Marine Species Section, Approvals and Wildlife Division, Environment Australia
in consultation with the Marine Turtle Recovery Team, July 2003
ISBN 0 6422 1436 0
About the Recovery plan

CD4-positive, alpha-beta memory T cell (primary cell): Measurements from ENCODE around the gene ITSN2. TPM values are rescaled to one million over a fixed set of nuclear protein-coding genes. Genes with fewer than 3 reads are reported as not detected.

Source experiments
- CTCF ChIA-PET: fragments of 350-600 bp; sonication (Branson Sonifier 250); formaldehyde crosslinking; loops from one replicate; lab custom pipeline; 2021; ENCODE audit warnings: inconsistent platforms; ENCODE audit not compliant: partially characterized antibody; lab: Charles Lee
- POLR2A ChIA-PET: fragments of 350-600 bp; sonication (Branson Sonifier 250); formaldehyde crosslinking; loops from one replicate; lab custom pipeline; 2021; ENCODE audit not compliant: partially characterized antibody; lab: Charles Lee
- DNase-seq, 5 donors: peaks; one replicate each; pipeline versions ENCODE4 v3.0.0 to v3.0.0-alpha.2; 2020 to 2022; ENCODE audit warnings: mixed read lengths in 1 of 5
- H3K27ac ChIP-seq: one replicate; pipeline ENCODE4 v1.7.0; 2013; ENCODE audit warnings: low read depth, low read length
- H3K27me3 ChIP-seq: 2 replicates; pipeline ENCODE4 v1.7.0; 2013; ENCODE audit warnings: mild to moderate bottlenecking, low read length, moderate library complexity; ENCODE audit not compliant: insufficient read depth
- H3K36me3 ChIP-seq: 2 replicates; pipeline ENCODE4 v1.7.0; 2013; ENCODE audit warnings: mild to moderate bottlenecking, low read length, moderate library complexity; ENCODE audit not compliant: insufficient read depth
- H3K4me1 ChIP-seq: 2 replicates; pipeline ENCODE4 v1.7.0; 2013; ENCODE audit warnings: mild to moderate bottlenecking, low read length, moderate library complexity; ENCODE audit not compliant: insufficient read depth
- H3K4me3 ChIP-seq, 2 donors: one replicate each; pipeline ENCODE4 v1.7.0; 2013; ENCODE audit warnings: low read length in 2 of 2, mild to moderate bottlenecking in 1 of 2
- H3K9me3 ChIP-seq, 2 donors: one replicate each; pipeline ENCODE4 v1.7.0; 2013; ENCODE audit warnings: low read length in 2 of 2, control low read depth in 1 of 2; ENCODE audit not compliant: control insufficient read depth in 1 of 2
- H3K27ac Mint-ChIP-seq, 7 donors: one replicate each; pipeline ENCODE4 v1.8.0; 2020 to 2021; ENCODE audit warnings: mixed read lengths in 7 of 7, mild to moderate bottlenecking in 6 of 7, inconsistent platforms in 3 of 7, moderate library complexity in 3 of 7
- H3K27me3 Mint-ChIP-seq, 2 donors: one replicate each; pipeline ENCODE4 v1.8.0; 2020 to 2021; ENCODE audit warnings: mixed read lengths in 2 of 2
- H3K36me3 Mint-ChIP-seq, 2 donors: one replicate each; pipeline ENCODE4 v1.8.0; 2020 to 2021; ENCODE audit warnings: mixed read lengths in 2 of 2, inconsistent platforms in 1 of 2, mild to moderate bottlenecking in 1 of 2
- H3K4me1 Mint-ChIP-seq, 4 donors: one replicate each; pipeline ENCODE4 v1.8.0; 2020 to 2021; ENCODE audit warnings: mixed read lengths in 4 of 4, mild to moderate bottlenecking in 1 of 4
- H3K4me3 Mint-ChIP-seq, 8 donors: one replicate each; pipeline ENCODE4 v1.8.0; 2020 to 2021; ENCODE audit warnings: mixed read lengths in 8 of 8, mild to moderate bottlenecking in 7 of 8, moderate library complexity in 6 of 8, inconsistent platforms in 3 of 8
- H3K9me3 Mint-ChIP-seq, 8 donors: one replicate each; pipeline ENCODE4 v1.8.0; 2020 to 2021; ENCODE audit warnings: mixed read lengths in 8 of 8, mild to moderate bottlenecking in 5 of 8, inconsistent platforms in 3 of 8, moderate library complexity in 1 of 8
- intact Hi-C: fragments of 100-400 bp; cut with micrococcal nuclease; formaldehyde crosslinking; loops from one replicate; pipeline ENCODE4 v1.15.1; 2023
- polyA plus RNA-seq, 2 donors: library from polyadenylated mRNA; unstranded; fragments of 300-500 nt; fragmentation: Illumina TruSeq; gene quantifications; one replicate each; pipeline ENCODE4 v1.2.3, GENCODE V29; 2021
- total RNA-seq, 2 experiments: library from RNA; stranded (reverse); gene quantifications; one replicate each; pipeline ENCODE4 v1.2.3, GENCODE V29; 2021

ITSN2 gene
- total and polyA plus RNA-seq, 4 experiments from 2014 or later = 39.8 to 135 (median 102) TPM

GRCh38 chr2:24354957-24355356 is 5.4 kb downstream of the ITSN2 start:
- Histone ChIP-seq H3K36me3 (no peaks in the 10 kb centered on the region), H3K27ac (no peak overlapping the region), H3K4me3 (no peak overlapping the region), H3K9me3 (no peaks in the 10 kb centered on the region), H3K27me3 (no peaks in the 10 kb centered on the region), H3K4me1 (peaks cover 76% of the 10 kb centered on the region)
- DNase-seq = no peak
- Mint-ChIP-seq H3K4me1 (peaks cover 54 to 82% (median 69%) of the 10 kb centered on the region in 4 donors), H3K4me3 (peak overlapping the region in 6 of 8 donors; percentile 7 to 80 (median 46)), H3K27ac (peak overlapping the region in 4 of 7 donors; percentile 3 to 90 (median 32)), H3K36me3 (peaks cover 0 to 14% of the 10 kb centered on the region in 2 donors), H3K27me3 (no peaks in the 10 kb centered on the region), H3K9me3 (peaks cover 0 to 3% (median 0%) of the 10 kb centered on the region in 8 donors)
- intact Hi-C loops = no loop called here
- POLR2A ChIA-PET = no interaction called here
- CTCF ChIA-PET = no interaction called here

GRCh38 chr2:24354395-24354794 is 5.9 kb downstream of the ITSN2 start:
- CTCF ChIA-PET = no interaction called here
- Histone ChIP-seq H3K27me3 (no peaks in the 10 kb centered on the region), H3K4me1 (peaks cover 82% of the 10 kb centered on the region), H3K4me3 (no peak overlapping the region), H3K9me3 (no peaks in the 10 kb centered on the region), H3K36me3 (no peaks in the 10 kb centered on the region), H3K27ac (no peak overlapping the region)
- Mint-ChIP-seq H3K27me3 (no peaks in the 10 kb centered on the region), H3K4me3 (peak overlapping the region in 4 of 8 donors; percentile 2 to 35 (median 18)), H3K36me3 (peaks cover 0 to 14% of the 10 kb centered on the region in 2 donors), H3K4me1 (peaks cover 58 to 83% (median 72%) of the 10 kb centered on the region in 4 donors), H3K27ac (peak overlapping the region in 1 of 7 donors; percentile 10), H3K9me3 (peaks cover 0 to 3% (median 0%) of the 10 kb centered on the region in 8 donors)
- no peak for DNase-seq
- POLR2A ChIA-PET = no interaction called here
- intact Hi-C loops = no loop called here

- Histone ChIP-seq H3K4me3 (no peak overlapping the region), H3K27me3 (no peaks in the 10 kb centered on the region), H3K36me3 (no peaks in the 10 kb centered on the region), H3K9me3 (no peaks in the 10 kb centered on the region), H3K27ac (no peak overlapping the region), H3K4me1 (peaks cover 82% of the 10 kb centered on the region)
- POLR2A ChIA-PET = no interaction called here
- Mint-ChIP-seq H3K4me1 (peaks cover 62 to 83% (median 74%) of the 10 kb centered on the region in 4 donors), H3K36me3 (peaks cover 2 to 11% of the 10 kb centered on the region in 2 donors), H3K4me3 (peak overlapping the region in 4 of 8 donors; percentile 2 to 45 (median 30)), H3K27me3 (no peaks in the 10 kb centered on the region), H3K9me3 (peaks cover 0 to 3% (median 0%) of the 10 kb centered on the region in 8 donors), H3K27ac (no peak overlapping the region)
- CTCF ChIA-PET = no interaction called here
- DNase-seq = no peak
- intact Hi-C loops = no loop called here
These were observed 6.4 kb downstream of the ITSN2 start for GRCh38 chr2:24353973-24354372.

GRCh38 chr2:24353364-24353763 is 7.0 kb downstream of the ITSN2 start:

The Environment Protection and Biodiversity Conservation Act 1999 (EPBC Act) came into force on 16 July 2000 and the list of threatened species under that Act was gazetted in August 2000. All six species of marine turtle identified in this recovery plan are included on that list. The EPBC Act identifies the need to prepare a Recovery Plan and specifies the content of that plan for threatened species listed under the Act. Despite status varying from species to species and country-to-country, global decline of marine turtle populations has been recognised by the World Conservation Union (IUCN) through the assigning of Endangered status to all species except the hawksbill and leatherback turtles, which are listed as Critically Endangered, and the flatback turtle, which is listed as data deficient. Similarly, the Convention for the Conservation of Migratory Species of Wild Animals (CMS) and the Convention on International Trade in Endangered Species of Wild Fauna and Flora (CITES) acknowledge the decline in global populations of marine turtles by listings in their appendices. These listings on the CMS provide protection of marine turtles by nations that are parties to the conventions while CITES controls international trade in listed species.